You know what you’re getting out of any movie in the “Alien” franchise, of course.

And while the latest installment in Ridley Scott’s 21st century revival of the series offers a heavy dose of the expected extraterrestrial gore, the film resonates not because of its scares or effects, but thanks to the simple fact that the filmmaker wholly commits to building an atmosphere of sadness and dread around it.

“Alien: Covenant” stands as a more streamlined and spare endeavor than its predecessor, “Prometheus,” but it retains a commitment to the bigger philosophical ideas surrounding the series, the biblical sensibility and creationist allegory that has deepened the mythology.

Set 10 years after the prequel, and some 18 years before the original “Alien,” the new movie follows the crew of a colonizing ship called the Covenant as its journey toward a new interstellar home is thwarted. Its crew picks up a human-like signal (a faint, singing John Denver) and investigates, finding a lush, Earth-like planet with a rainforest landscape and no signs of life whatsoever.

Scott casts this ensemble exceedingly well and the actors give performances that invest the movie with the sort of credibility that’s often missing from aspiring summer blockbusters. Katherine Waterston is a standout as the grief-stricken Daniels, a terraforming expert who must put aside thoughts of a great personal tragedy to pursue the mission at hand. Billy Crudup, Amy Seimetz, Carmen Ejogo, Danny McBride, Demián Bichir and others take smaller roles and imbue them with just the right touch of credibility and personality to present fully formed characters in limited doses.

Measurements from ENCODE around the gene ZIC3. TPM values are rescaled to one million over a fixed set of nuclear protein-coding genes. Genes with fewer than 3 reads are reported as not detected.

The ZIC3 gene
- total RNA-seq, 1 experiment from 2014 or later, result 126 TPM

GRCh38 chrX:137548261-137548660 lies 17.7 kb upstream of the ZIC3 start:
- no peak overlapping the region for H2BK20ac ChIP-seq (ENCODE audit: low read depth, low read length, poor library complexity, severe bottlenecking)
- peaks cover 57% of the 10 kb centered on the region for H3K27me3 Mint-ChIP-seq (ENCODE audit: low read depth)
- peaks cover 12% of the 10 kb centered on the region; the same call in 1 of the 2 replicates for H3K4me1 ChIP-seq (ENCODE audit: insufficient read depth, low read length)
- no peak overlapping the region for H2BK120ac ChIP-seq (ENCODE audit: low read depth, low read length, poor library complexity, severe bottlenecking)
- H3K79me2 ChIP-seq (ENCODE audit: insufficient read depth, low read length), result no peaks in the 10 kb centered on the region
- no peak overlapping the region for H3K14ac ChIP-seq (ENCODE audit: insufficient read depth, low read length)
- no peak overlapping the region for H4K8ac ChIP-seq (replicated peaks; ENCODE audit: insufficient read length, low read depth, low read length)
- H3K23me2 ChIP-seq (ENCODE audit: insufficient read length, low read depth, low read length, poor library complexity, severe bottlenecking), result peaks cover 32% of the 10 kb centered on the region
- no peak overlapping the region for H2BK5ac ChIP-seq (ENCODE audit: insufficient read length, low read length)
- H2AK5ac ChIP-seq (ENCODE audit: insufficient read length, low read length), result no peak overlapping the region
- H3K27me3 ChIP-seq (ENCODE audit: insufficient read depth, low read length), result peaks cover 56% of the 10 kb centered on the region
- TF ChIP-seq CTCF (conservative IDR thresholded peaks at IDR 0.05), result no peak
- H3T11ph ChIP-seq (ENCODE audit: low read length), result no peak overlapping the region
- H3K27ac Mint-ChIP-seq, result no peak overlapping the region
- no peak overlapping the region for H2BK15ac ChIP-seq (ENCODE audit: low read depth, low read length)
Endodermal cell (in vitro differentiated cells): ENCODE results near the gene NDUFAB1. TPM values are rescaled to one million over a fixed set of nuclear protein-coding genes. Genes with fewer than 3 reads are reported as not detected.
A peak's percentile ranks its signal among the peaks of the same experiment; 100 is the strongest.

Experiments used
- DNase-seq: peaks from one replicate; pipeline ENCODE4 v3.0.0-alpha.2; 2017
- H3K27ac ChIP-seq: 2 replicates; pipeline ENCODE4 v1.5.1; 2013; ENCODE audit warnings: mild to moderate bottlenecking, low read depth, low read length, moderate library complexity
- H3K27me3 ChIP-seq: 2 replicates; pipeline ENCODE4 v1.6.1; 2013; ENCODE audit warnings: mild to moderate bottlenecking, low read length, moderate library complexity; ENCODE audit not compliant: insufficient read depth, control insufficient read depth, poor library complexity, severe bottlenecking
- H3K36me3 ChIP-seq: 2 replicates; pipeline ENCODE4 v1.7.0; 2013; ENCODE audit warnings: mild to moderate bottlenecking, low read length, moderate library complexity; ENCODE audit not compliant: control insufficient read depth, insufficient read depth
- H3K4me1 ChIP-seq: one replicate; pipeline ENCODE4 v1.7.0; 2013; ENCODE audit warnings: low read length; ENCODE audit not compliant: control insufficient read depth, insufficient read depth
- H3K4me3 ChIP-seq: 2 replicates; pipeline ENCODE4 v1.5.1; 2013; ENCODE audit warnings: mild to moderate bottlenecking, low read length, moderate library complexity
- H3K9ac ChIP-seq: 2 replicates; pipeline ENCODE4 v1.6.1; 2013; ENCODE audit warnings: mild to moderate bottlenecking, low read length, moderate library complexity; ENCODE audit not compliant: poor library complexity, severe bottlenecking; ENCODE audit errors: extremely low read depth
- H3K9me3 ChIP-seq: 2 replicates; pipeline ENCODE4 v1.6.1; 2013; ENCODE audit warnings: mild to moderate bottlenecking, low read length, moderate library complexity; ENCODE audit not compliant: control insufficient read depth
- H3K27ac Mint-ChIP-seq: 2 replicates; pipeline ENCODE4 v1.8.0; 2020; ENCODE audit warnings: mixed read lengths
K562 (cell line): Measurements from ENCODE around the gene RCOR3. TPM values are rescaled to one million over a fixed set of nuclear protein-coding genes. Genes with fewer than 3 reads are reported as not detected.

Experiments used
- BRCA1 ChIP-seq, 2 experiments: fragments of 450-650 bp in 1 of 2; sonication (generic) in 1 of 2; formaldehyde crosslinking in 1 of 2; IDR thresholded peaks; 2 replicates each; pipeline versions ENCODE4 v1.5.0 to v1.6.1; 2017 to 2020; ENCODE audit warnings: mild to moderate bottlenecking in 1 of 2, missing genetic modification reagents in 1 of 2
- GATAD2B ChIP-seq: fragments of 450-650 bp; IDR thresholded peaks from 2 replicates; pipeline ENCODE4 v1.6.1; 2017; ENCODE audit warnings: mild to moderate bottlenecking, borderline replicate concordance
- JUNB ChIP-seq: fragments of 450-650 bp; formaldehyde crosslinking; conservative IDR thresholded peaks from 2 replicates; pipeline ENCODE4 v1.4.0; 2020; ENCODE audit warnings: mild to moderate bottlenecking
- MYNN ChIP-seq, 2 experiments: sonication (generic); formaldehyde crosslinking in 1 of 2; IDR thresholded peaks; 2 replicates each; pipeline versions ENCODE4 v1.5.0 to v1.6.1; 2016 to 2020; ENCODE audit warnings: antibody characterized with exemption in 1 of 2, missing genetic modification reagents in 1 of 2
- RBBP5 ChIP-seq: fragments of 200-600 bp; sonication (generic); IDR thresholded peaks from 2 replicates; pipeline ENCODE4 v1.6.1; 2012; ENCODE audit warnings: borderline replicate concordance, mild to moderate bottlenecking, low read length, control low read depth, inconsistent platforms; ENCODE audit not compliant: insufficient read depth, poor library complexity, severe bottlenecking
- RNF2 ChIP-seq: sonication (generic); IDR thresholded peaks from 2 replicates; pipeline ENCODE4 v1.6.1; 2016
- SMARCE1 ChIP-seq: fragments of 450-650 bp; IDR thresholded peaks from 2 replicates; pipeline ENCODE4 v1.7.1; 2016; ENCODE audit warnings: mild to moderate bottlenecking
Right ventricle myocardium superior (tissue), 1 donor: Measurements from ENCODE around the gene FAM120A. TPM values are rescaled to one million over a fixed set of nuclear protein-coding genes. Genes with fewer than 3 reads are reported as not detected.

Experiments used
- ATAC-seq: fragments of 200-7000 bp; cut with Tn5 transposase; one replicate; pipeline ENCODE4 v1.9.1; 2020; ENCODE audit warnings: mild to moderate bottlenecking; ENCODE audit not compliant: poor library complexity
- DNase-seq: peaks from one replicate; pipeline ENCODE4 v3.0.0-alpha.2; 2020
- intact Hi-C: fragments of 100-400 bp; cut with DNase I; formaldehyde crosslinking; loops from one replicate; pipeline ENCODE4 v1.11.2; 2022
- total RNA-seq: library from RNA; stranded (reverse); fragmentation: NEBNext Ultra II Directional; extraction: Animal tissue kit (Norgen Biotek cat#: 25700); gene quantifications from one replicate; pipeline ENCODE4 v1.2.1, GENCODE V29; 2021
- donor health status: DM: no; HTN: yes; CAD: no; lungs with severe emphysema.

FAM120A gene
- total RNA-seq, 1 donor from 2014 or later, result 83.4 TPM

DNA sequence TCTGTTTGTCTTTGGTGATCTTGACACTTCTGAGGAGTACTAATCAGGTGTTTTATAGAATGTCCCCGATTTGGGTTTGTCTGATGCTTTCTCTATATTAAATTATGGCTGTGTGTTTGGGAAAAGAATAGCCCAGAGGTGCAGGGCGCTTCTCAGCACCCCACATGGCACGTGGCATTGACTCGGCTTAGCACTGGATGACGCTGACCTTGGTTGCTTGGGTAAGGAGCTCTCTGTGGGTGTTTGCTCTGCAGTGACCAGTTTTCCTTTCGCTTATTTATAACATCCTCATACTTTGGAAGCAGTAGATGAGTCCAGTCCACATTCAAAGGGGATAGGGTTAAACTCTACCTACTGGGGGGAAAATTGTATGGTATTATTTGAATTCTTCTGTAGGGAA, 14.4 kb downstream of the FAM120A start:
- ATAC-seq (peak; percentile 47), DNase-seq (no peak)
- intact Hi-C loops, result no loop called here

Michael Fassbender, the holdover from “Prometheus,” faces perhaps the most aggressive challenge (and one best left unexplored here), and he evokes such a thorough range of emotions as, yes, an android that he significantly enhances the movie’s surprisingly rich tapestry.

Scott lets the movie proceed slowly and thoughtfully, only gradually revealing the scope of what’s facing this crew on this planet. He ably mixes the horror and action elements with the movie’s grandiose-but-understated exploration of the struggle between the uniqueness of the human soul and the realities of an unstoppable Darwinian force.

That sounds like heavy stuff, and it is. “Alien: Covenat” practically drowns in its sense of foreboding. The experience can be oppressive at times, but it’s rendered so thoughtfully that even its inexorable march toward present and future horror feels fresh and surprising.